The Portland Peninsula and Island Parishes
Homily for the
Thirty-First Sunday of the Year
Reverend Kyle L. Doustou
October 30, 2016
Charles VI, who ruled France as King from 1380 to 1422, began suffering from bouts of insanity towards the end of his life. At first he just began acting strange, but his attacks grew more and more severe, eventually leading him to have terrible delusions. Among the delusions that the king suffered from was the idea that he was made of glass. He became absolutely convinced that with any false move or fall he would immediately shatter into a million pieces. This fear paralyzed him and he went to absurd lengths to ensure that he wouldn’t break. He wouldn’t let anyone touch him and he even had special reinforced clothing made. Charles become obsessed with his own perceived fragility, even though he was never really at risk, and it ruined the rest of his life. The walls he put up to protect himself deprived him of companionship and personal contact. And at the tender age of 53, Charles died a lonely death, a shell of his former self.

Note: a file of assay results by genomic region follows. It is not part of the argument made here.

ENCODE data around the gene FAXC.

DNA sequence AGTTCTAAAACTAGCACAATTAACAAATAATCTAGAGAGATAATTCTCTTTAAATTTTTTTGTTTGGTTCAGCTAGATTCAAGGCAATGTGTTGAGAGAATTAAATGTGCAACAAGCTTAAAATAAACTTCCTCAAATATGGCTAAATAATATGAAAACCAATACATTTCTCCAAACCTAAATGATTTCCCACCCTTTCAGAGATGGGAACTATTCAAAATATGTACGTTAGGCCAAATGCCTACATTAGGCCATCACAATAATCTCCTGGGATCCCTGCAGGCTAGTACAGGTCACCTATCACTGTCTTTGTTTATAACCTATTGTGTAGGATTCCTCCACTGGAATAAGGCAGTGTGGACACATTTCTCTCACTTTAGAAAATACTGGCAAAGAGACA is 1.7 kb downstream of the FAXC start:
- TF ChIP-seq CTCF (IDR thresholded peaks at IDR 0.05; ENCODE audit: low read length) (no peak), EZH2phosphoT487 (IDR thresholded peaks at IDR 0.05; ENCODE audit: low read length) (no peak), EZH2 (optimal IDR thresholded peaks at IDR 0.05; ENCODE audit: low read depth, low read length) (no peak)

It’s easy to feel bad for poor Charles…he clearly wasn’t in his right mind and he suffered greatly for it. But let’s be honest with ourselves…what was a sickness of the mind for Charles can so often be in us a sickness of the heart. Isn’t it true that much of our lives are spent trying to protect ourselves from perceived fears? Maybe we’re afraid of getting hurt, or getting rejected, or loving without being loved in return…and because this fear can at times be so paralyzing we go to great lengths to protect our hearts from it. We build walls, we keep people at a distance, we put on façades…anything we can do to ensure that we won’t get hurt. Like Charles, we can sometimes over-estimate our fragility and take extreme measures to prevent ourselves from breaking. The problem is, when we don’t live in the truth, when we don’t learn to overcome our fragility and dare to become truly vulnerable, we end up missing out on the best things in life.